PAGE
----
Creative Informatics update 2
Excited to share this next update. We’re into the integration phase of the Creative Informatics (University of Edinburgh) funded project to develop a bespoke quilt pattern generator, and hope to be usability testing mid-February.
It’s been the busiest of starts to a new year so this blog sets out some of the things I’ve been focusing on since the last update.
Traditionally, developing a pattern would mean working on the design and construction instructions, then setting out the fabric requirements and cutting instructions. You would then take the pattern to testers, adjust on the basis of their feedback and release. Easy!
The combination of working with a computer programmer and including data to create to a bespoke pattern generator ultimately makes this process a little more complicated.
In order for the pattern to be integrated into the website, that traditional phase of pattern testing (described above) becomes an initial stage that needs to happen before the pattern passes to the developer. While the whole pattern doesn’t need to be tested, block construction and cutting instructions really need to be correct at this stage. More thanks will follow later but I’m incredibly grateful to all the pattern testers contributing to this project so far, for piecing enthusiastically (and quickly) and offering their considered suggestions.
The second main phase of testing, which I’m organising just now, will focus on the usability of 'Quiltbot' (the quilt pattern algorithm) once it’s integrated into the website. How will quilters experience the website/Quiltbot interface? Is sufficient information given at each stage to understand what to do? How will the visualisations of different quilt sizes be received? What needs to change in the interface in order to make the process as understandable and straightforward as possible?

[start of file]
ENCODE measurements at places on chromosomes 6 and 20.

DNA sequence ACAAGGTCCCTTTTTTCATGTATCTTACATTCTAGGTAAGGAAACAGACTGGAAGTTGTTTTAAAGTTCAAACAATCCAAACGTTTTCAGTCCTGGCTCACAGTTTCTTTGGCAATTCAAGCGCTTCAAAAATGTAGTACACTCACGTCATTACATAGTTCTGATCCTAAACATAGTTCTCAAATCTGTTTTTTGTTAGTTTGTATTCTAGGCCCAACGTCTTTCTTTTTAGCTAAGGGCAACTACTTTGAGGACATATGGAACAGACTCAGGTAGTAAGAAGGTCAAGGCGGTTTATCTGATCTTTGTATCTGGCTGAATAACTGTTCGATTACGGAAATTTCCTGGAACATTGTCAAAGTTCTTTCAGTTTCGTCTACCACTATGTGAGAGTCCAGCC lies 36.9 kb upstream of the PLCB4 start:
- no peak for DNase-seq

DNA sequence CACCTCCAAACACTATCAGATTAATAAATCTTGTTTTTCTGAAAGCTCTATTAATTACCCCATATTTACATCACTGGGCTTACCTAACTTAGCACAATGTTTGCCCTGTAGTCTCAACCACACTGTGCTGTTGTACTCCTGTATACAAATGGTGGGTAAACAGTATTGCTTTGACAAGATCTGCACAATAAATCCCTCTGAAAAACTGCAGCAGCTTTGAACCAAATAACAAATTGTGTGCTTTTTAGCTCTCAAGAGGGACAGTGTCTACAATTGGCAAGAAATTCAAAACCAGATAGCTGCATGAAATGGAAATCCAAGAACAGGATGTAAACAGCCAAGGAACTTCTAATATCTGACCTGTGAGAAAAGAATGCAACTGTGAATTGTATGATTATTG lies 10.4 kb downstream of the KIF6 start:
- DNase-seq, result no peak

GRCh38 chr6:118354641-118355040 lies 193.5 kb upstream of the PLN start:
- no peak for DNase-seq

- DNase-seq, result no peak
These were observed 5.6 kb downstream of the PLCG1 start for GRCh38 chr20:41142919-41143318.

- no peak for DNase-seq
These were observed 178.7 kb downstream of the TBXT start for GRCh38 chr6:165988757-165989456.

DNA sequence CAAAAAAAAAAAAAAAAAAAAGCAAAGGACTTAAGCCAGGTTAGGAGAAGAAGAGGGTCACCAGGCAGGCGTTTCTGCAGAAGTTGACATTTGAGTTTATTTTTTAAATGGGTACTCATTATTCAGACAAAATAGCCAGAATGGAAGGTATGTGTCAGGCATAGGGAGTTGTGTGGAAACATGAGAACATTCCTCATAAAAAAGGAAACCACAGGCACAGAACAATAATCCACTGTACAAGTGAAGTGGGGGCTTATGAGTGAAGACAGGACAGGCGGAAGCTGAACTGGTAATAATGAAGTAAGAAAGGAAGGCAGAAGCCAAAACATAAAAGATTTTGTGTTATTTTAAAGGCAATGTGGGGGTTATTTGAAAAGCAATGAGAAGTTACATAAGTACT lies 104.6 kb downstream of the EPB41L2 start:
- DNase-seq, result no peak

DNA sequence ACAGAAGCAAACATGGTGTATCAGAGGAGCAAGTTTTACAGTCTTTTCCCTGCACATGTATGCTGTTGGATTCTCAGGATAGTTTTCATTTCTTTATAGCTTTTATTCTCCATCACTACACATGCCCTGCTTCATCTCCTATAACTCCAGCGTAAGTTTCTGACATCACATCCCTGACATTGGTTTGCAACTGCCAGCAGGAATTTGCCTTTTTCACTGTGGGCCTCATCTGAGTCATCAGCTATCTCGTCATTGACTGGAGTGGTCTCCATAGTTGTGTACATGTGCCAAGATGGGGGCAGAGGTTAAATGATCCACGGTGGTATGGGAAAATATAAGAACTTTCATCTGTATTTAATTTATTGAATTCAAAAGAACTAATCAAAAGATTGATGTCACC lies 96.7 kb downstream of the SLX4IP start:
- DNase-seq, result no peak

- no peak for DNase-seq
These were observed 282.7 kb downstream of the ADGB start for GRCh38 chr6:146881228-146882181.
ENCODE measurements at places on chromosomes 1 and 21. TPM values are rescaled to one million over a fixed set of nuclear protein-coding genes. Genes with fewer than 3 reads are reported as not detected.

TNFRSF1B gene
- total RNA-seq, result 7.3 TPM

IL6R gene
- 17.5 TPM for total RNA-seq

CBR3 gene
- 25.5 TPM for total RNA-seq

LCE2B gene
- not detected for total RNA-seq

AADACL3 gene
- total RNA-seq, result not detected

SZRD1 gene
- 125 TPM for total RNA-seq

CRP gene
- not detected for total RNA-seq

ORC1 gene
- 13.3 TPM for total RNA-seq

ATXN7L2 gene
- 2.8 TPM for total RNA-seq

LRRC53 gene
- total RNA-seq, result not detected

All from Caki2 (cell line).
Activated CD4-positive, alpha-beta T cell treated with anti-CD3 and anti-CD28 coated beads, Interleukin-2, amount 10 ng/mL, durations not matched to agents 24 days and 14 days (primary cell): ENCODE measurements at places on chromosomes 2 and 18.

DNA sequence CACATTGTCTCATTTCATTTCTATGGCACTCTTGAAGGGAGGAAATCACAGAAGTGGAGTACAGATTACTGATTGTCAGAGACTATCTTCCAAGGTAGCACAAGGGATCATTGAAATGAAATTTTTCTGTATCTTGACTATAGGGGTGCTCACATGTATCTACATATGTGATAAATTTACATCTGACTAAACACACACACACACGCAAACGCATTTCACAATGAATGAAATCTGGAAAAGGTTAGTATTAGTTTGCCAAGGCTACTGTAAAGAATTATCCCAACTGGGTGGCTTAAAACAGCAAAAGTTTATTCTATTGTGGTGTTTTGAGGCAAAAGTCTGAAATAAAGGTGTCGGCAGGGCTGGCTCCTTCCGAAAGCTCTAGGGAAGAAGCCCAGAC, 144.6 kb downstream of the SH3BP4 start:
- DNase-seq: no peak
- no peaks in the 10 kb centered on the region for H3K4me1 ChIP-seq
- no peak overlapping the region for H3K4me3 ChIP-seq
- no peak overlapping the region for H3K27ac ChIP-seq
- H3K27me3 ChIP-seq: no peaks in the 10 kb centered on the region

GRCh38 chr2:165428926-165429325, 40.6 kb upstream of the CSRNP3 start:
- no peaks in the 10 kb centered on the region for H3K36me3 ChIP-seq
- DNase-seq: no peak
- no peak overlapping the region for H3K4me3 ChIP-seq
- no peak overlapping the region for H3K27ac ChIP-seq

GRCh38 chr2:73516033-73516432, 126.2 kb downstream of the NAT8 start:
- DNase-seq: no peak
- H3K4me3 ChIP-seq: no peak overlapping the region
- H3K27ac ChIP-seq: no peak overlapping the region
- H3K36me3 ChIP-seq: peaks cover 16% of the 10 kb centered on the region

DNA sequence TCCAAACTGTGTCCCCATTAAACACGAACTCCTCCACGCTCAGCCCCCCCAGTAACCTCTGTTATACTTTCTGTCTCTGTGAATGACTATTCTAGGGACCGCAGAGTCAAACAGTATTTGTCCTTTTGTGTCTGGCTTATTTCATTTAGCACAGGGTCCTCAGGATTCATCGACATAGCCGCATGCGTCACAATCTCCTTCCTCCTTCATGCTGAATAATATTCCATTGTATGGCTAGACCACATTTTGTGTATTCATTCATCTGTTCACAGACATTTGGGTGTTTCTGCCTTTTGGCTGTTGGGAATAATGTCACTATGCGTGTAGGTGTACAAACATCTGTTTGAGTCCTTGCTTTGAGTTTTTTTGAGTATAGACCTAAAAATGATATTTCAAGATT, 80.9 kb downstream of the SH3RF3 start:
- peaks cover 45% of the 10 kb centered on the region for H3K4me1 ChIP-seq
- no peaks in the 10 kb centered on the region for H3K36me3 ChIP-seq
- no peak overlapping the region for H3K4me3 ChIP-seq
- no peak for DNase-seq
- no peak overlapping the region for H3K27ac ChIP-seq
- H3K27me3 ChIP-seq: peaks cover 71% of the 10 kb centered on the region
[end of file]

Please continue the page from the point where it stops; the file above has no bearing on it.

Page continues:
Handing over a full pattern just after the busy festive period has been challenging. In real terms, this is a part-time project undertaken by a full-time mum with another part-time role. I’m actually not sure how I’ve managed to add so many in-kind hours to this venture in the last month. Although the day I spent 14 hours at my sewing machine piecing the first prototype will stay with me for a while!
My approach to moving forward throughout has been to analyse the assumptions I’ve made, seek advice where I can and break down the larger challenges in to a series of decisions. Not always that simple and I realise not all of the decisions I make will be the right ones. They might be speculative but they will be timely and based on (hopefully) having the majority of the information available. Baby steps are important. Small movements forward, not always in the right direction and sometimes with a stumble, but progress nonetheless..